Common Labor Law Violations in New York
The three most frequent labor law violations in New York are:
- Minimum Wage Laws Violations;
- Misclassifying Employees; and
- Overtime Law Violations.
1. Minimum Wage Laws Violations
Arguably one of the most common violations of the New York Labor Laws is failing to pay employees their minimum wage. The current minimum wage for workers in New York City is $15.00 per hour. Starting on December 31, 2021, the minimum wage for Nassau, Suffolk, and Westchester County employees is also $15 per hour. For employees in the rest of the state, the minimum wage has increased to $13.20 per hour.
The minimum wages can differ if an employee works in the fast-food industry or is the type who regularly receives tips. But, if an employee is paid less than the minimum, an employer is required to increase their hourly rate of pay or pay back what they owe in unpaid wages.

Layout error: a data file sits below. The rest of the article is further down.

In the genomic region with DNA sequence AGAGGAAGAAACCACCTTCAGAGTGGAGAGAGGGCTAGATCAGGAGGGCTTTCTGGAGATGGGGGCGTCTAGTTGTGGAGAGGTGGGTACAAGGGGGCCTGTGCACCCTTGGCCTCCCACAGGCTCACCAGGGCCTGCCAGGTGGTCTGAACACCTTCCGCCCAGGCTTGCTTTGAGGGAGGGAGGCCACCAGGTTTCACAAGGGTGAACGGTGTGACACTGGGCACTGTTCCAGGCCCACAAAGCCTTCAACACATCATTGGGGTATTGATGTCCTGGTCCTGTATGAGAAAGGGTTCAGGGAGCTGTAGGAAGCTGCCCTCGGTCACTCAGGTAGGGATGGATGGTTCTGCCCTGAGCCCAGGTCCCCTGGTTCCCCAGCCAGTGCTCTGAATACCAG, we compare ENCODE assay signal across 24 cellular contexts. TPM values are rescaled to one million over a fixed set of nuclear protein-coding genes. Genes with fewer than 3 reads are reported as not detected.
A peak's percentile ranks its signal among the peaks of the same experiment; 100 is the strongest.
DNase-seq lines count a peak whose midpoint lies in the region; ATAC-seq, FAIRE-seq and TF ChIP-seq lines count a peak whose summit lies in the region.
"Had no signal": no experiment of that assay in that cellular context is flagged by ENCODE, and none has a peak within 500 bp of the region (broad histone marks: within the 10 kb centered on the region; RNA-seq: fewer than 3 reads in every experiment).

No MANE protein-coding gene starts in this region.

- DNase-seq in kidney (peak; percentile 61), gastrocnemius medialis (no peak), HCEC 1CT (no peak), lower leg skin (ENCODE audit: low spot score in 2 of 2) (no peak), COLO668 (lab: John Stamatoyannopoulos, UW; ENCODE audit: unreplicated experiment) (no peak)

2. Misclassifying Employees
Independent contractors (freelancers) and employees are not the same things. If an employer hires an employee by signing an employment contract, they are obliged to pay benefits and other compensation to the employee. However, sometimes employers classify employees as freelancers when they are actually employees. This misclassification is often done on purpose so employers can avoid paying overtime compensation and other benefits, therefore violating the New York labor law. Another type of misclassification happens when an employer classifies an employee as salaried when they are actually paid by the hour. This is a common violation that allows employers to avoid paying overtime work.